May 04, 2023
Latest CMO Council research shows that in order for brands to connect with their customers, they need to prioritise purpose and become conscious corporate socially responsible brands. The marketer’s journey towards growing authentic brands which are also responsible corporate citizens trusted by consumers, continues to evolve.
When alerting Chief Marketers as to the disruptive market conditions they will face in 2023, CMO Council Founder and Executive Director, Donovan Neale-May, highlighted that “climate consternation and ESG compliance measurement” would feature high on strategic agendas for marketing leadership.
To showcase how marketers can include corporate social responsibility initiatives and investment for demonstrable brand growth, CMO Council launched the Doing Better By Doing Good Program this year to show the value of business with a purpose in a pilot program in an emerging market such as South Africa.
“Increasingly, there is pressure on brands -- particularly those doing business in emerging markets -- to be cause-committed, truthful, authentic, community engaged, and morally and culturally aligned with how they can help the planet and society as a whole. Doing Better by Doing Good, a new CMO Council initiative in 2023, will audit, identify, and showcase corporate best practices and successes in blending self-interest with altruism. It will evidence private sector commitment to ESG and sustainability progress, the benefits of CSI spend, and the value realized from improving the wellbeing of people, communities, living conditions, and micro-economies.”
The impetus for the program is bolstered by a recent CMO Council poll among its high profile global marketing members on what they viewed as the essential benefit for making a stand as an ethical brand and evidencing corporate social responsibility in business. Findings indicate most senior marketers believe the biggest gain will come from furthering customer relationships and brand affinity:
Customer preference/trust - 62%
Employee affinity/loyalty - 28%
Financial performance/gain - 6%
Investor confidence/support - 4%
As CMO Council has unpacked, areas of discovery and discussion with chief marketers and reputation leaders around the globe, needs to include:
Key sustainability drivers
Apart from various ESG regulatory factors in different regions of the world, there is a strong generational shift against brands behaving badly or not showing sufficient sustainable practices.
In our recent blog on latest consumer behaviour patterns among Gen Z, research shows that this younger generation may be the most disruptive generation to date. Gen Z are the most diverse, non-conformist, socially-aware and disruptive generation of the past 100 years.
A two-year study published recently by management consultants OliverWyman, What Business Needs To Know About The Generation Changing Everything, says this younger generation will punish brands for “performative activism, ‘goodwashing’, or false advertising”.
“They prefer brands with an open, and even vulnerable, style. They want relatable brands that invite them into genuine conversations where they are heard. Their individuality, morality, and preference for experience over possessions are seared into their DNA,” the OliverWyman research report states. READ MORE>
Whether there is profit in purpose is the question asked in our blog on purpose-driven marketing. “Purpose-driven marketing has become all the rage among CPG retail brands and others, but does it really deliver the goods? The short answer: For many brands, yes, so long as marketers aren’t purpose-washing. Put another way, there’s brand risk in lip service,” writes CMO Council Chief Content Officer, Tom Kaneshige.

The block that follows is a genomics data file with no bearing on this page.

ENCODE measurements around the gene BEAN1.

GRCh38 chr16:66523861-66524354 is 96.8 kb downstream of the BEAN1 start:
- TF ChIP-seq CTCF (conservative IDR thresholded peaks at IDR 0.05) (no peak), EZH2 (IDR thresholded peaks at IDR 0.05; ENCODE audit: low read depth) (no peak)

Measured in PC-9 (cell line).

Purpose-driven marketing is a concept describing how brands can bond with customers based on shared interests. It dovetails with the idea of corporate social responsibility. Purpose-driven marketing often takes a while to pay off in brand and exposure, says MountainTop Data, making it unappealing to most business owners.
But brands shouldn’t engage in purpose-driven marketing solely to maximize shareholder value anyway. According to Raja Rajamannar, chief marketing and communications officer and president of healthcare business at Mastercard, a company should pursue a purpose for two main reasons: If marketers can do good for society, they should, and having a purpose also helps build trust with customers and employees.
“Companies need to pursue purpose because it is the right thing to do, because consumers are willing to vote with their wallets in favor of purpose-led brands, because younger generations of people want to work only in purpose-driven organizations,” writes Rajamannar in his new book Quantum Marketing.
This isn’t just idealistic talk, either. Companies stand to gain real sales. According to a 2018 Edelman study, 87% of people say brands must stand up for what they believe in, while 64% say they will buy or boycott a brand based on its stance on a social or political issue.
Want more proof? BrandTotal, a social competitive intelligence and brand analytics platform, released a report that found some of the most successful CPG retail brands zeroing in on sustainability and connecting purpose to profit. READ MORE>
Louise has 25 years’ experience in B2B publishing as an award-winning editor, columnist and journalist on media brands in Africa; also working with brands/NGOs as a content strategist. She is currently Editorial Director of the CMO Council; lectures in Marketing & Advertising Communications at Red & Yellow School of Creative Business in Cape Town, SA; and writes and edits retail brand blog RetailingAfrica.com. She holds a Masters in Commerce: Strategy and Organisational Dynamics, from University of KwaZulu Natal, in conjunction with Copenhagen Business School in Denmark and UK Open University.
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